Join twowildtides on the country challenge. Each week, we’re going to be heading to a new country (in spirit). Primarily, we’ll be cooking a meal from each country; but we’ll also be watching travel documentaries, reading travel blogs, and listening to music. During the global pandemic, travel was largely inaccessible. We want to reignite our wanderlust, satisfy our travel bug as much as we can, and learn some new things along the way. I have a feeling our bucket list will have a number of items added to it through this experience as well. We created a simple alphabetical spreadsheet with all the countries of the world, and each week we will draw a random number that corresponds with a country on the spreadsheet.
This country is at the top of my European road trip hitlist: Luxembourg. A tiny, landlocked country in Western Europe with picturesque medieval castles and rural countryside. It is one of the smallest European countries at just over 2500 square kilometres, one of the least populous countries with just over half a million residents, and it has a GDP among the highest in the world. Luxembourgish is the official language, but language and culture are mainly influenced by the country’s German and French neighbours.
My brief research showed that Luxembourg cuisine is all about wholesome, hearty ingredients and cozy flavours (if that even makes sense?) After reading recipes for lots of dishes that focus mainly on meat and potatoes, I found Rieslingspaschteit, also known as Riesling Pork Pies. I decided to make this because it is so different from any other dish I’ve prepared before. I was ready for a challenge.
Rieslingspaschteit is featured on this post by Expatica, this post by Chef’s Pencil, this post by Trip101, this post by lacademie, this post by You Could Travel, and this post by TravelWorldOnline.de. We followed this recipe by BBC Food.
The night before we were going to have our Riesling Pork Pies, I prepared the meat mixture. This was straightforward and the spices and ingredients made me excited for a tasty dish.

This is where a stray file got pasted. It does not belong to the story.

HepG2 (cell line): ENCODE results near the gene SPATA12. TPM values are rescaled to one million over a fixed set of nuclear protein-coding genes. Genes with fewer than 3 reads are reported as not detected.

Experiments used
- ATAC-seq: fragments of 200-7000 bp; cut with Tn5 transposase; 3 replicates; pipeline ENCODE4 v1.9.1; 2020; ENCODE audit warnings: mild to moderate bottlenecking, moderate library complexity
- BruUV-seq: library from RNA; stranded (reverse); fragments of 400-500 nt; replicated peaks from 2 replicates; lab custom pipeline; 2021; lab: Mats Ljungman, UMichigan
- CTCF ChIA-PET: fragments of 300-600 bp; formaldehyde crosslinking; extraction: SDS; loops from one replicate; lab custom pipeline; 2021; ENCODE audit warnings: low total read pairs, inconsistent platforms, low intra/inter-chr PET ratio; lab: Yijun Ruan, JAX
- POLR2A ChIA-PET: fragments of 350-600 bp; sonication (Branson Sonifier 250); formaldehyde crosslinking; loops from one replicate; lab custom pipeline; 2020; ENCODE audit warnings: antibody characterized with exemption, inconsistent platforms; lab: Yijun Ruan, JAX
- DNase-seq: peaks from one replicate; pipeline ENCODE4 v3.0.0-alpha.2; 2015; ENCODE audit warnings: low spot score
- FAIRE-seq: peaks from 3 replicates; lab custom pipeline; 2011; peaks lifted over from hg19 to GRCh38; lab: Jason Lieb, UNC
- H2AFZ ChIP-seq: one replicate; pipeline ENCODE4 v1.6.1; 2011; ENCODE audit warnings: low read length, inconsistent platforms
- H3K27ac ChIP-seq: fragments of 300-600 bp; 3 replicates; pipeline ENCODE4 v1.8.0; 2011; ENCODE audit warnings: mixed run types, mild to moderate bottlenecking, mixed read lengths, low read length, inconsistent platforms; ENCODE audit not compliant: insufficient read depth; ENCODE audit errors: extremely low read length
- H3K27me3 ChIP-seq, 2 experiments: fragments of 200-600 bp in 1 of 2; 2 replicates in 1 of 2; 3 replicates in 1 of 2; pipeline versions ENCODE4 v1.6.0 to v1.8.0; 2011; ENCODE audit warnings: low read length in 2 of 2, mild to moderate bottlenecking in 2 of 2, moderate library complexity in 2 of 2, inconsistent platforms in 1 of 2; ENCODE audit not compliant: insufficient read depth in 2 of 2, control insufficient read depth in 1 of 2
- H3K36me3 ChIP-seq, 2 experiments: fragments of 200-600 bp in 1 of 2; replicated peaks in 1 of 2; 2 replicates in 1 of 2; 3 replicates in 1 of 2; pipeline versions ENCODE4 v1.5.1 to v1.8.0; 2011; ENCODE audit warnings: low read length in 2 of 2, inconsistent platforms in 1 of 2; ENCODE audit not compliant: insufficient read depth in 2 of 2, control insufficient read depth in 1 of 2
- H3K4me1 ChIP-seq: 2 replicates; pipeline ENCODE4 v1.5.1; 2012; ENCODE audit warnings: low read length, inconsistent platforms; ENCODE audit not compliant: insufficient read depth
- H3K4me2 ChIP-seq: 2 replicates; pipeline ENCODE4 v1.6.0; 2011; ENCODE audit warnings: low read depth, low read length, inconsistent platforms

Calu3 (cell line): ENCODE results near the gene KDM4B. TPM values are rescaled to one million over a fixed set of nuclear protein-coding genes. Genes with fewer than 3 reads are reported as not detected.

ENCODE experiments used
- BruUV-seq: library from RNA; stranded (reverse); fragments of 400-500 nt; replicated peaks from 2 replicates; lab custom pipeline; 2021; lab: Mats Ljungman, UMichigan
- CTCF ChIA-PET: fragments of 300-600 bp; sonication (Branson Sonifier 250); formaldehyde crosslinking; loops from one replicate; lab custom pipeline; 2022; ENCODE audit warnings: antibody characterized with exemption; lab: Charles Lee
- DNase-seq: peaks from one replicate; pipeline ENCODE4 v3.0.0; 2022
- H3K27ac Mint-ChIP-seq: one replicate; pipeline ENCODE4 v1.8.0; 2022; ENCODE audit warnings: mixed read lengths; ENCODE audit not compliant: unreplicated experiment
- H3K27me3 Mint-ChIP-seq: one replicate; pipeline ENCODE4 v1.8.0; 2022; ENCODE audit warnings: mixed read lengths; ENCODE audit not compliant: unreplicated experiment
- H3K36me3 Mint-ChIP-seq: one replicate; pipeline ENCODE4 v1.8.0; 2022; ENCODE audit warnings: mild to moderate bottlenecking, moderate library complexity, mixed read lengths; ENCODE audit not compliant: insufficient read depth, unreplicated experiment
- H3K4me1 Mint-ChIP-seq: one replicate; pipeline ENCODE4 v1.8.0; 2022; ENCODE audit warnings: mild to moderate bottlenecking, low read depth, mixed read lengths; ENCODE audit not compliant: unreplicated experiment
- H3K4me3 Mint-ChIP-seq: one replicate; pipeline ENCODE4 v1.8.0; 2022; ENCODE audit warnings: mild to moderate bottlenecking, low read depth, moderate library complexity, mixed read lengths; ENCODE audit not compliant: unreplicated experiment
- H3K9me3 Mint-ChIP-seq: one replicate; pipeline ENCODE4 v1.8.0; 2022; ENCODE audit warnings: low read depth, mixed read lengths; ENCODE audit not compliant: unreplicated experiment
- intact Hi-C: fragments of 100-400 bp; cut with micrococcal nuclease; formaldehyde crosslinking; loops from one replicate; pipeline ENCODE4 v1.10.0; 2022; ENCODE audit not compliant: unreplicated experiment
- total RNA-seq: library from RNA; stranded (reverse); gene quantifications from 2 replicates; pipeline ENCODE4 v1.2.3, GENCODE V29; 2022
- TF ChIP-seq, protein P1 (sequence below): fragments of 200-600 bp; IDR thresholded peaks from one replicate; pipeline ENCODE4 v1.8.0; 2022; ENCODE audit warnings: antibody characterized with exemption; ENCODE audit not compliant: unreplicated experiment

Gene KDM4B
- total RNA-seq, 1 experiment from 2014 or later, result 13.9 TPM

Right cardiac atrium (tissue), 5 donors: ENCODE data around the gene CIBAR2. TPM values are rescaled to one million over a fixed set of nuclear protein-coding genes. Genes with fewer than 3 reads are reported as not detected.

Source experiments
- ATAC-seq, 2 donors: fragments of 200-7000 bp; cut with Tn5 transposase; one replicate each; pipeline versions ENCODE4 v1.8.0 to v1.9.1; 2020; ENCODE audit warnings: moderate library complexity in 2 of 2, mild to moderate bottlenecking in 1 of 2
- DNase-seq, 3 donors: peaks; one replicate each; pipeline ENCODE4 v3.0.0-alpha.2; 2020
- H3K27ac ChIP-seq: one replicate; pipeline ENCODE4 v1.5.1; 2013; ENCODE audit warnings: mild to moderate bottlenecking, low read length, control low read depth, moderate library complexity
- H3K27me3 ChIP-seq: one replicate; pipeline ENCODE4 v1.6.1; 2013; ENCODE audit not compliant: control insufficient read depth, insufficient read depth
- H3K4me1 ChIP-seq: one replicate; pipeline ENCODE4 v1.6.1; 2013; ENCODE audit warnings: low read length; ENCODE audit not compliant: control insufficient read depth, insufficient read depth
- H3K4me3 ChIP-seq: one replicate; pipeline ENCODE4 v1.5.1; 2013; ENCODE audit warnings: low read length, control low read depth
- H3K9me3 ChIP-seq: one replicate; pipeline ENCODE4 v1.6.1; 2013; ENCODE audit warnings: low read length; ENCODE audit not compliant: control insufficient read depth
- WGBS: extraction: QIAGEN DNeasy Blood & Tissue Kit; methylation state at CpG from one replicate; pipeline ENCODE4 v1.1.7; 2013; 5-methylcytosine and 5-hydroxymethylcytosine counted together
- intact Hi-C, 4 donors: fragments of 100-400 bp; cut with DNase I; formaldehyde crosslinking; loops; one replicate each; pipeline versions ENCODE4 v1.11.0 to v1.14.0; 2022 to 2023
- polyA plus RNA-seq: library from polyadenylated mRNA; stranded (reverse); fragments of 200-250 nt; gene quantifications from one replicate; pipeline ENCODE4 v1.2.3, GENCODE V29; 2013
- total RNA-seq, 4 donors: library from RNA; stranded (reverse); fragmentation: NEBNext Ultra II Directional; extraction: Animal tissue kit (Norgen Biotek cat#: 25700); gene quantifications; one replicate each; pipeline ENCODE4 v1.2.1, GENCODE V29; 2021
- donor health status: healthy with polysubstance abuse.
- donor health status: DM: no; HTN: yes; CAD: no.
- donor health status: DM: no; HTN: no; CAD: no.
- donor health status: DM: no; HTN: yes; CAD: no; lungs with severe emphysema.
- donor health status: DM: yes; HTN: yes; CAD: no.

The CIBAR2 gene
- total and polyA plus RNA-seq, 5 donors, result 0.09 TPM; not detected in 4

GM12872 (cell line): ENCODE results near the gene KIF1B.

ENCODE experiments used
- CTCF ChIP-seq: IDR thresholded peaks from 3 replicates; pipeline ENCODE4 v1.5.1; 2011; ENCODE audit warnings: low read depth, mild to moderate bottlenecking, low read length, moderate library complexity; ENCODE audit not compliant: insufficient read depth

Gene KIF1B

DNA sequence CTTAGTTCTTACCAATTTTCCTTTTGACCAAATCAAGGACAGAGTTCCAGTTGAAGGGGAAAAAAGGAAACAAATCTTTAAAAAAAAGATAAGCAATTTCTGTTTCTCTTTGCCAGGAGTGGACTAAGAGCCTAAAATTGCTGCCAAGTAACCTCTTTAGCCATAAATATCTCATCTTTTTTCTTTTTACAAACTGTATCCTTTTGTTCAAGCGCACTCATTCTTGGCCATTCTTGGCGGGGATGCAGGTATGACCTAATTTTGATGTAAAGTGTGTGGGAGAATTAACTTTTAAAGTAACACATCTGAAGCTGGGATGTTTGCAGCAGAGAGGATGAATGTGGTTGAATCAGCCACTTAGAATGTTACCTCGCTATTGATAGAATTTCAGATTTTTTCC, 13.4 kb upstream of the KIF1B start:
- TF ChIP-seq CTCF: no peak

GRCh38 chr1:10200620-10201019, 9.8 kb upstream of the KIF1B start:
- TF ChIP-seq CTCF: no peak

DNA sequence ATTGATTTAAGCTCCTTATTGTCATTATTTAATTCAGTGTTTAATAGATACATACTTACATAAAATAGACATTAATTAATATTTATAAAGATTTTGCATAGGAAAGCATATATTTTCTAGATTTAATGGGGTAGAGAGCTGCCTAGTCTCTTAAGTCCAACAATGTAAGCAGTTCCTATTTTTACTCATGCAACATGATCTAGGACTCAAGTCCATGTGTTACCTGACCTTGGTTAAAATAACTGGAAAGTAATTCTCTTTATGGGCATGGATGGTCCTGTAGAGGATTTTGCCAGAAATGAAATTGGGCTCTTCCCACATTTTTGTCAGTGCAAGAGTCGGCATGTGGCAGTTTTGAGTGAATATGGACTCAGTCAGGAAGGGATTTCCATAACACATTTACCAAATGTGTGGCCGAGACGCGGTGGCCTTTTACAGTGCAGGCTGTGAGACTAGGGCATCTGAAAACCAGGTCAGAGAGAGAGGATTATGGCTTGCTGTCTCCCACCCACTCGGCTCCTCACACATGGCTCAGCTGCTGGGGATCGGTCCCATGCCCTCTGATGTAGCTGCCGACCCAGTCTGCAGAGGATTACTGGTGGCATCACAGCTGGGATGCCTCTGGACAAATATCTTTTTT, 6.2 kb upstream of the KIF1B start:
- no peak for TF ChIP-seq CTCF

The next day, I thawed some dough I had left over from an apple pie I made over the winter. Using a pre-prepared dough made it much easier and efficient to make our Rieslingspaschteit. I formed the rectangles, rolled the dough inside, and made the cute little chimneys. They went into the oven, and came out looking surprisingly good. I was really worried they would bubble over or fall apart.
Finally, I made the Riesling-gelatine mixture (or as I called it, wine jello). When the pies had cooled, I used a syringe to fill the empty space with the gelatine. It was supposed to be poured in through the chimneys, but I did not find this to work well. Into the fridge they went for a couple of hours until we were ready to eat.
Overall, the recipe was less complicated to prepare than it initially seemed. However, for us, the flavour payoff and texture were not enough to make us want to have Rieslingspaschteit again. I just found it a little bland and was disappointed that I could not really taste the Riesling. Was it a bad dish? No. But I would not make it again.
I’ll definitely want to try Rieslingspaschteit in a small cafe when I someday drive a campervan into The City of Luxembourg and I bet it will be delicious.